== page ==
One of the most important factors in retaining customers for life is brand loyalty. When customers understand and value the benefits of your brand, you can maintain their loyalty, despite problems that could potentially damage the relationship.
But, how far can you go without losing your customers? If you suffer a series of problems, how can you repair the damage?
A recent story about the premium sports clothing brand, Lululemon, best known for its yoga wear, illustrates the benefits and the risks in loyalty based on brand strength, rather than quality customer experience.
Steering a brand through problems
Lululemon, which claims to be the ninth most valuable sports brand globally, continued to see its sales and share price rise through 2014 despite a series of public relations problems. The company had to make a number of recalls after complaints about problems with the product. It also faced an angry reaction when Lululemon’s co-founder suggested that the products were not suitable for certain body shapes.
And, to add further controversy, the company issued a series of price rises way above the rate of inflation. Yet, customers remained loyal to the brand and seemed happy to pay a premium price to have the Lululemon logo on their clothing.
The fact that the company survived those problems and continued to grow shows the strength of its brand and the benefits of building a loyal following. However, most companies would have to take a more proactive approach to repairing the damage.
Responding to problems
Take the feedback on the company’s message board, for example. Hundreds of customers complained about the scale and speed of the price rises. Should you ignore the comments, particularly in an environment that was already hostile? Experience indicates that customers respond positively when you resolve their complaints or explain clearly the reasons for the problem.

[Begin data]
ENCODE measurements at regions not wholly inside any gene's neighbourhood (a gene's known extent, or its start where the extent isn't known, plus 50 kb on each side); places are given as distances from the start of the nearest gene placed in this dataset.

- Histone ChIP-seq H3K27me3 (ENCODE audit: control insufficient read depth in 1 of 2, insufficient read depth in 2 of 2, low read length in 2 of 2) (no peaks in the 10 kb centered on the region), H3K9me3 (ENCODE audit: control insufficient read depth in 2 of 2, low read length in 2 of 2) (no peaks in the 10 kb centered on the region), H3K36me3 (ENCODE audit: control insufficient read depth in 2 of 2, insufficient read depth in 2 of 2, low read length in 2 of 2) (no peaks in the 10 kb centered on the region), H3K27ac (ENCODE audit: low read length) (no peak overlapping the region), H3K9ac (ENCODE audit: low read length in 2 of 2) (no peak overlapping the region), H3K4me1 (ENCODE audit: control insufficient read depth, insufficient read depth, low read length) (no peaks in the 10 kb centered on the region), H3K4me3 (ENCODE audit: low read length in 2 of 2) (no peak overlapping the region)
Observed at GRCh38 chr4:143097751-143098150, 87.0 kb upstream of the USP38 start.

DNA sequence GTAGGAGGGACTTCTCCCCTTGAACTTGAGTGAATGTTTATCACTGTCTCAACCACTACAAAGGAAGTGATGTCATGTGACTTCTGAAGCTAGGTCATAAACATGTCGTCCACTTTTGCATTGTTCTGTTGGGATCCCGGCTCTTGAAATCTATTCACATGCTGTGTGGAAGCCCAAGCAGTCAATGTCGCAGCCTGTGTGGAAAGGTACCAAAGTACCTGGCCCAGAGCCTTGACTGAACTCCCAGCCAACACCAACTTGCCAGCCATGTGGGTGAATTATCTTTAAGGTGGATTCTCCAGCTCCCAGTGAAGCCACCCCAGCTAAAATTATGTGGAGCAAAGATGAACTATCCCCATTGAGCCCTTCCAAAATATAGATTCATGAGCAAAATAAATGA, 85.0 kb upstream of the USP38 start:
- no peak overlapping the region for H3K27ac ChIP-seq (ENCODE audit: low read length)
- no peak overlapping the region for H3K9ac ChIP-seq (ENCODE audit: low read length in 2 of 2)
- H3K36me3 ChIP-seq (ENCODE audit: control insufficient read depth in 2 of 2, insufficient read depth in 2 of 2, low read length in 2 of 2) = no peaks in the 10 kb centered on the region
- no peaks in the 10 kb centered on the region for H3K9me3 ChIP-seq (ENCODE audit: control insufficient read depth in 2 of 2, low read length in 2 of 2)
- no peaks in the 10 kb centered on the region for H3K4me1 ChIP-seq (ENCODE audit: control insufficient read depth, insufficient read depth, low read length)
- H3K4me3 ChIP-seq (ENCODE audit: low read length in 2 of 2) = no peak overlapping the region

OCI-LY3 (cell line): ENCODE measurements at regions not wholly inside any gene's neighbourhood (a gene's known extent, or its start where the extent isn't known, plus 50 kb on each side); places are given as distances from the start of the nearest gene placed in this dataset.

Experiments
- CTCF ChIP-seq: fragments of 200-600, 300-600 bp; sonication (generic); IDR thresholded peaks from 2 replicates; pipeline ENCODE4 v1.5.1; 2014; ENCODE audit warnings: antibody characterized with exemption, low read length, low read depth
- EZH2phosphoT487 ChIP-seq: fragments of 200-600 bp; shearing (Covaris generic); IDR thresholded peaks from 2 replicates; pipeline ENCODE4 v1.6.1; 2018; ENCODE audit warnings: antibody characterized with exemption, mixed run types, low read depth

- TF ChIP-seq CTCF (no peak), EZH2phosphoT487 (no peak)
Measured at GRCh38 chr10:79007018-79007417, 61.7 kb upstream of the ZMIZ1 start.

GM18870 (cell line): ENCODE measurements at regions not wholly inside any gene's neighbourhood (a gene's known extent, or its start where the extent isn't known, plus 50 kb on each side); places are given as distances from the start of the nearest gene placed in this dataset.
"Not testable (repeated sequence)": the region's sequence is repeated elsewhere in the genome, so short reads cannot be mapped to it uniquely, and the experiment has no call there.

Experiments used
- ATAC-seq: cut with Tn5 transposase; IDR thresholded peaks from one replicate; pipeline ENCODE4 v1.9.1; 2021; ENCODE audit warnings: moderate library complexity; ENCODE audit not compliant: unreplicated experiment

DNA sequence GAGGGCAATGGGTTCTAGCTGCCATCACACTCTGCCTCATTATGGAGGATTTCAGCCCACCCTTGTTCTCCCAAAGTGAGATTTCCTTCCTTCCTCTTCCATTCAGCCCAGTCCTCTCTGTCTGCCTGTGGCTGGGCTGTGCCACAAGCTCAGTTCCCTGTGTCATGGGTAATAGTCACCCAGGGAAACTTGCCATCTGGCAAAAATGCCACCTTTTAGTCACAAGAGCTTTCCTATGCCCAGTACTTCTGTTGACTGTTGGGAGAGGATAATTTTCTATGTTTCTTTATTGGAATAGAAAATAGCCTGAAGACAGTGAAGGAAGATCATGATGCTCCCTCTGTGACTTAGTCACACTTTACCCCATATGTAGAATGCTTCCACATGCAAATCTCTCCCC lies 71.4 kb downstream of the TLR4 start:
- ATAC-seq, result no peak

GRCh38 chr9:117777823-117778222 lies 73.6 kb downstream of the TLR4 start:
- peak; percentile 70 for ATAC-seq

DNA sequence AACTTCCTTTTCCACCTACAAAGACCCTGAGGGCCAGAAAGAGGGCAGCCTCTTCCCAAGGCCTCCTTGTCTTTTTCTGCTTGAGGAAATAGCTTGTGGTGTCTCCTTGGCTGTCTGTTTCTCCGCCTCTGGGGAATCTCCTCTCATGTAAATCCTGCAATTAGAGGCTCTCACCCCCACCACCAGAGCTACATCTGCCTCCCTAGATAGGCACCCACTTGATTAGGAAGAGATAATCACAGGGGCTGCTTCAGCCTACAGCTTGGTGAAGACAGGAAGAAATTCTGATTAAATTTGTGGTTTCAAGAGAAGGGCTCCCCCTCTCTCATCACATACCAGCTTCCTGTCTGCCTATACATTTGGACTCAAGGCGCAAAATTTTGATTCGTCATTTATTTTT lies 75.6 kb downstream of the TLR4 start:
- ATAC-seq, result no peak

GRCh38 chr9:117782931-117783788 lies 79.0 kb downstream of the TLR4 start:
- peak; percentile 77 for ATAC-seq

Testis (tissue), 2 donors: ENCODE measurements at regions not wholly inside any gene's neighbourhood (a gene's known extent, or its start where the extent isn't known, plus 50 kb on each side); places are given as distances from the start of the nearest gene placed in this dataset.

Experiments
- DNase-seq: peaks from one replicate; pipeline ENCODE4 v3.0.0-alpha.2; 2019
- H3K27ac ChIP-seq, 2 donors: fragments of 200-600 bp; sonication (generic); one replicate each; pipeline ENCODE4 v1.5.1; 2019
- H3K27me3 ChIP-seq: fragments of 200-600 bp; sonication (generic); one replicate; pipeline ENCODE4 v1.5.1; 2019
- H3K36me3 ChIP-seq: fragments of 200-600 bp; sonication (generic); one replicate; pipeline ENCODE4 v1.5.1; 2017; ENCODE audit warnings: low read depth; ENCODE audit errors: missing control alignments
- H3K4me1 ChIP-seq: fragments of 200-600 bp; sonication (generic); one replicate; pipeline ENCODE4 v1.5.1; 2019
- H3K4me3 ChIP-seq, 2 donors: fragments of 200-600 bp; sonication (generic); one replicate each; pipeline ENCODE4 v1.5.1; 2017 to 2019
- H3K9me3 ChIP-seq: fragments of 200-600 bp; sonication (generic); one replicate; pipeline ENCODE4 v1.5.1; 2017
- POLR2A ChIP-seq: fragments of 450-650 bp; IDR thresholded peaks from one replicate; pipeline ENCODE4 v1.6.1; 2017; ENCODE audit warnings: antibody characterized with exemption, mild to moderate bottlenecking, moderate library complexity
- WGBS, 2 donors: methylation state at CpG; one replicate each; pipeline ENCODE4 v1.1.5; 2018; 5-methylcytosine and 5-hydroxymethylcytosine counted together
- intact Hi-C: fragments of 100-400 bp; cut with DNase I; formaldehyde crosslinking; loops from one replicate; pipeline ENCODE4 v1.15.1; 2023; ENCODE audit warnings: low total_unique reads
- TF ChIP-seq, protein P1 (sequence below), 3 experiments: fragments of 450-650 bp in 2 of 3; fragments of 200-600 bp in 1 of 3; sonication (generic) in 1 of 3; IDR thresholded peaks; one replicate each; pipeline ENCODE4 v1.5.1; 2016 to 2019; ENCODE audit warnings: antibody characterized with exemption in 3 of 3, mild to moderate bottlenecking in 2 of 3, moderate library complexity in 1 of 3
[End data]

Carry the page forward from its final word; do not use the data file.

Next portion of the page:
Are price rises a risky strategy if you want to retain customer loyalty? In a competitive market with a commodity product, you could find customers switching to competitors offering lower prices. But, if you can demonstrate that your product offers greater value, despite the higher price tag, you reduce the risk of defection.
So, the message is clear, raise prices if you need to, but be sure that you offer benefits your competitors cannot match. And, be sure to explain why you have to make the increase.
The same principle applies to product recalls. To ignore problems hoping they will go away or treating a product recall as a routine event is a high-risk strategy, even for a company with a very strong brand.
Be clear and open about the problem. Admitting there is a problem and responding in a positive way helps to rebuild customer confidence quickly and demonstrates that you care for customers. You should also make it easy for customers to return products so they have the minimum of inconvenience.
Balance strength with responsiveness
This example shows that strong brands can survive a crisis, but it also indicates that companies must be responsive to customers’ concerns, rather than take customers for granted. Companies that build customers for life combine these qualities with a brand and an attitude that creates a great customer experience.